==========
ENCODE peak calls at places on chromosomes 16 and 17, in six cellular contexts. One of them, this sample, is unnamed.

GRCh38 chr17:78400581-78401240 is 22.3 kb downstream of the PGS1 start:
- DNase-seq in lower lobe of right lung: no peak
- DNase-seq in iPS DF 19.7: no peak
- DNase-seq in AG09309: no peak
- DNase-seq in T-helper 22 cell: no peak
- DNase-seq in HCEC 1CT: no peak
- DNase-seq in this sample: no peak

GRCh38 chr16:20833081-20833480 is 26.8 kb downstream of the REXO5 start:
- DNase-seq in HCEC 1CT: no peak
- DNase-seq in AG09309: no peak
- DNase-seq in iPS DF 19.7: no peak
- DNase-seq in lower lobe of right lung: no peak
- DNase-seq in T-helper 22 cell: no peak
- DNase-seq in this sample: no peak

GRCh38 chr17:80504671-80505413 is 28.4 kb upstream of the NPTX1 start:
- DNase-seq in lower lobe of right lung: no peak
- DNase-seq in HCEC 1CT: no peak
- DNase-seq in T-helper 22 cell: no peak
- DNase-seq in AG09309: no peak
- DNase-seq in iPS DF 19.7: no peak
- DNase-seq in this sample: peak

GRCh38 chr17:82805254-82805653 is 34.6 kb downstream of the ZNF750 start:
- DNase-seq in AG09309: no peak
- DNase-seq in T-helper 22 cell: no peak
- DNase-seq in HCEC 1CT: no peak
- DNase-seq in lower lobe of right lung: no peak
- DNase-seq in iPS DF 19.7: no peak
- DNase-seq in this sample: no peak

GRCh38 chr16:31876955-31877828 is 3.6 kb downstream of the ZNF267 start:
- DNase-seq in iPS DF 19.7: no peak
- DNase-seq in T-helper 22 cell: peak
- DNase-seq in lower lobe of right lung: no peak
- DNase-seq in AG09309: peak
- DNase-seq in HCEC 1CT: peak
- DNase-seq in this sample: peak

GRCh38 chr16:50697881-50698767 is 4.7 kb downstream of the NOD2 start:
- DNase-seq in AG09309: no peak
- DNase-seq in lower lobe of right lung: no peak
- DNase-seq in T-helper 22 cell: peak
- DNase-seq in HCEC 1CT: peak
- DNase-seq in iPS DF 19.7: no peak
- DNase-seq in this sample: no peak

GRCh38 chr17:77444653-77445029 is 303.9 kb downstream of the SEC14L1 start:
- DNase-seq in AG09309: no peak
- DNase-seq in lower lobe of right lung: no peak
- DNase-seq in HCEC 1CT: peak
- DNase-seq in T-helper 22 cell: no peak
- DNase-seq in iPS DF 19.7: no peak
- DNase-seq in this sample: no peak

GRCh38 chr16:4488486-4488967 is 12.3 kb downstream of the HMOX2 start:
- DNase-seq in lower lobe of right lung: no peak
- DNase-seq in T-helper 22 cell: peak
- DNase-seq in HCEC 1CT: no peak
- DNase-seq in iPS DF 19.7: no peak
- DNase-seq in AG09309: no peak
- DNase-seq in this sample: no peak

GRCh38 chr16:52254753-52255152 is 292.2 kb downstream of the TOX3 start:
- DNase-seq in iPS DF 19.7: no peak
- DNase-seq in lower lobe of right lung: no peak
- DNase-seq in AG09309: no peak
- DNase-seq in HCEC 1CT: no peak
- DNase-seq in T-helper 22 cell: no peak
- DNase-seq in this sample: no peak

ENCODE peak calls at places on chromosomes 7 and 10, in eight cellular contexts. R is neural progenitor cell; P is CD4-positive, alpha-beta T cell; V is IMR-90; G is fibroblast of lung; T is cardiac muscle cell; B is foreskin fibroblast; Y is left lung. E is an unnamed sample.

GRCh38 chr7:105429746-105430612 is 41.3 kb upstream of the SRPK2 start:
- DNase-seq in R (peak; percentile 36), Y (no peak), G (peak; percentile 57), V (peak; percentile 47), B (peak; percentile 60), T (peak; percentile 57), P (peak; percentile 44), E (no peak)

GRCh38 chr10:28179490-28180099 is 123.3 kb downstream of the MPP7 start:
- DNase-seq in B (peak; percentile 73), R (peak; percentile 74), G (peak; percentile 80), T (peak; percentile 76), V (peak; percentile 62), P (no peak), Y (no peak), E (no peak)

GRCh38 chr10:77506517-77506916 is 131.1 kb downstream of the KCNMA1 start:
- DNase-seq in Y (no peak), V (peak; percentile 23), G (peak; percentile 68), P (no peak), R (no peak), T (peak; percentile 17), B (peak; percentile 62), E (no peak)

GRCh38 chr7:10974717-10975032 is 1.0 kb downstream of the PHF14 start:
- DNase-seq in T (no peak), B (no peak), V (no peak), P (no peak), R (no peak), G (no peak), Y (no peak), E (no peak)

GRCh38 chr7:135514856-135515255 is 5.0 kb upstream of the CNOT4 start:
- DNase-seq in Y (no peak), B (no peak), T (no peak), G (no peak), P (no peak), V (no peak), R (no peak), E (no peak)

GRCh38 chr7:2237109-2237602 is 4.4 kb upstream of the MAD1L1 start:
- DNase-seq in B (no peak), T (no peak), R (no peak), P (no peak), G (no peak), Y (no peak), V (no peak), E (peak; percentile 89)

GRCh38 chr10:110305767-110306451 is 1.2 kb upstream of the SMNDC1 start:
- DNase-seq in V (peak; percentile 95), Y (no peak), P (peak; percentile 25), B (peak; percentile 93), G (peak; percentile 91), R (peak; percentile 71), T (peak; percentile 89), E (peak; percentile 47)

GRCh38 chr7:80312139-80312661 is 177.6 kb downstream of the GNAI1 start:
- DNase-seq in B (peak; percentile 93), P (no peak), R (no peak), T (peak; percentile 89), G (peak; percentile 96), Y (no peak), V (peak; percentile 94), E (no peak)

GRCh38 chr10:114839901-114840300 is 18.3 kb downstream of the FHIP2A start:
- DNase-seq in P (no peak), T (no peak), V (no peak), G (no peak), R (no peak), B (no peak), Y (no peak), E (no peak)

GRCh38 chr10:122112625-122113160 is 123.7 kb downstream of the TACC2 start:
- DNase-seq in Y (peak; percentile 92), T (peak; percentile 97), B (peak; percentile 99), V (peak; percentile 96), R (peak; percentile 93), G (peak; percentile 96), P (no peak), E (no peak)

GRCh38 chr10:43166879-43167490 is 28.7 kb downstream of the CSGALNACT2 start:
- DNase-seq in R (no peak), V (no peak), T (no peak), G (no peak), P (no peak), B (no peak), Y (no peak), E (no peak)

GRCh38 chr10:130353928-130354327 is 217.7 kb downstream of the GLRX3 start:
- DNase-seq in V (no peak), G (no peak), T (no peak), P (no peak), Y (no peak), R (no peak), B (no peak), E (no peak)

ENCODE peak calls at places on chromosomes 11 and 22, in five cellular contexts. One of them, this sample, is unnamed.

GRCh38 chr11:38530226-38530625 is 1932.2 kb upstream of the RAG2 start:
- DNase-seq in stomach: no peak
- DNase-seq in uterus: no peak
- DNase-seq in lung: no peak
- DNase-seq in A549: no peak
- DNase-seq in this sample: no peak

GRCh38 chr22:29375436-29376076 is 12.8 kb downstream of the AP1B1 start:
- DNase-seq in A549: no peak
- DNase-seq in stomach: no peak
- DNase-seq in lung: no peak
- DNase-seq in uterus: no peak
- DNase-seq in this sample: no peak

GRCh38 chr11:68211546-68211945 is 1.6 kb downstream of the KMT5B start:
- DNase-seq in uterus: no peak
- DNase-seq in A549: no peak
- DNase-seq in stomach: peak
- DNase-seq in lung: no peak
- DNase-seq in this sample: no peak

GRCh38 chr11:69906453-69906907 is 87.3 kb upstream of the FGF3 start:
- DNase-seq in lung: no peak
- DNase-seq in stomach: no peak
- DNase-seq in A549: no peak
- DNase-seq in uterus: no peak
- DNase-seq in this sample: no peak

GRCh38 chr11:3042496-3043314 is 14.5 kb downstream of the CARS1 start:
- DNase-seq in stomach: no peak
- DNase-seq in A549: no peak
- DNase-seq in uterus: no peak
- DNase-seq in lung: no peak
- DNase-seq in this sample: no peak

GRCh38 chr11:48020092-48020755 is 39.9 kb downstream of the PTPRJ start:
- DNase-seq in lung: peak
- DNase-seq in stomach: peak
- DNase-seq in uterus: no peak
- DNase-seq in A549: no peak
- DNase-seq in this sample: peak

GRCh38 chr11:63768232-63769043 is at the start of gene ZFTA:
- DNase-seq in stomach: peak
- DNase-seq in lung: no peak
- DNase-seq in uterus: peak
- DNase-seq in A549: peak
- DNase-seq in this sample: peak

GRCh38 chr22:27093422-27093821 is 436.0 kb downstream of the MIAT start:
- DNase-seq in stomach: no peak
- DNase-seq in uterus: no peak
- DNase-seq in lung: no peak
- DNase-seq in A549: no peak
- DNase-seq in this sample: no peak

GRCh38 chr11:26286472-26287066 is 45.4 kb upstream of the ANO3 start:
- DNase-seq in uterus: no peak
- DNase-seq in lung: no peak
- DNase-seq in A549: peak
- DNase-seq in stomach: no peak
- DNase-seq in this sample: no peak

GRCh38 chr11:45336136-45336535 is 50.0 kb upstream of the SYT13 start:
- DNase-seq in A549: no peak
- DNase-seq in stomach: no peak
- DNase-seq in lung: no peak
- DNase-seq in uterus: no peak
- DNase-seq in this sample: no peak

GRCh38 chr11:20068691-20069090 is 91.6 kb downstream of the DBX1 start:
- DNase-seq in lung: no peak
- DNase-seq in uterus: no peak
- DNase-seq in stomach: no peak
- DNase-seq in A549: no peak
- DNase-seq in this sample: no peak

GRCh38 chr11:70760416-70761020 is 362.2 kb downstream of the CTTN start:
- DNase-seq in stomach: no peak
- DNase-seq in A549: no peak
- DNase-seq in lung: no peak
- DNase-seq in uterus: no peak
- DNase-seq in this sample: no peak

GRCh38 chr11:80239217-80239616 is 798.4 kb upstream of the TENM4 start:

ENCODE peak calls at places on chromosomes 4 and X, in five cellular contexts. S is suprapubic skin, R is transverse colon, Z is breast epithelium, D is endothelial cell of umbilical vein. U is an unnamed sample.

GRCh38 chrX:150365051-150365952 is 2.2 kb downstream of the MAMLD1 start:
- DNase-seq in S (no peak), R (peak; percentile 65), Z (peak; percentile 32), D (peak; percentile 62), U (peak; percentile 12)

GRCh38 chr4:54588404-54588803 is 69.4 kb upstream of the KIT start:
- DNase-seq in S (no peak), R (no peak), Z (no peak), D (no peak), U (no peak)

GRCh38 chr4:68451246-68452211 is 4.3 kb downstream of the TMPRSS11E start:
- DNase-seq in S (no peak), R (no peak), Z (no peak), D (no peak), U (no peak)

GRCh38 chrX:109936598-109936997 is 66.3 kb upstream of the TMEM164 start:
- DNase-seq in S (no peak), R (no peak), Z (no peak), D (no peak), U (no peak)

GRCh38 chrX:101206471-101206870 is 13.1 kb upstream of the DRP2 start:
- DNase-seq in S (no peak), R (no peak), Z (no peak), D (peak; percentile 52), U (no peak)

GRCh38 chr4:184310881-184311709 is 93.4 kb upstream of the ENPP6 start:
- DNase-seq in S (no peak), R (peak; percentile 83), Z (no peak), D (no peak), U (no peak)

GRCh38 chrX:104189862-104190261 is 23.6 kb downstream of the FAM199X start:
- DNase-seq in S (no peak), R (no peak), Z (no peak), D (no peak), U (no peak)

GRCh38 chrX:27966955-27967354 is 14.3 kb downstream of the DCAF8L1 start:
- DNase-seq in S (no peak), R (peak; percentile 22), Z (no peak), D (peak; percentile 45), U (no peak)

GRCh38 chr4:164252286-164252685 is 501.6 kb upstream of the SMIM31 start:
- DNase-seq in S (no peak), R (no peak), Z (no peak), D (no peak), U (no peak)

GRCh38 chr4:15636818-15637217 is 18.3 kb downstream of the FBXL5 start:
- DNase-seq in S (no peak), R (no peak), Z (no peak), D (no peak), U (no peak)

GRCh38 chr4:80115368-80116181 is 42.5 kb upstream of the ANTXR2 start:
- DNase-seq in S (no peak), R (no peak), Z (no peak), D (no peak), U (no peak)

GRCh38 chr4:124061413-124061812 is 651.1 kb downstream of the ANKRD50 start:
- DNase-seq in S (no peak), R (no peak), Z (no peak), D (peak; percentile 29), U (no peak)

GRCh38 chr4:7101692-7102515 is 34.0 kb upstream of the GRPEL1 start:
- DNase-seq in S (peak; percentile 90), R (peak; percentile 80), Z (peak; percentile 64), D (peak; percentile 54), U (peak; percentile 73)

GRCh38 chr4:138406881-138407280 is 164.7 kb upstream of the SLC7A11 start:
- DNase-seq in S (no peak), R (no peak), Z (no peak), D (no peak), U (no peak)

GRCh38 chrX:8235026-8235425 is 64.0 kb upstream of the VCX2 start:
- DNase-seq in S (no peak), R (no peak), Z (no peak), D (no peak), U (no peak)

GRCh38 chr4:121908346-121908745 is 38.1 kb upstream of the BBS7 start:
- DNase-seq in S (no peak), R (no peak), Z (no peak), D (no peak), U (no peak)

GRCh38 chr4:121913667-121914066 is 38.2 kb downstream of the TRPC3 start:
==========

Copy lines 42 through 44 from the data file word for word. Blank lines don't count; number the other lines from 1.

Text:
- DNase-seq in iPS DF 19.7: no peak
- DNase-seq in this sample: no peak

GRCh38 chr17:77444653-77445029 is 303.9 kb downstream of the SEC14L1 start: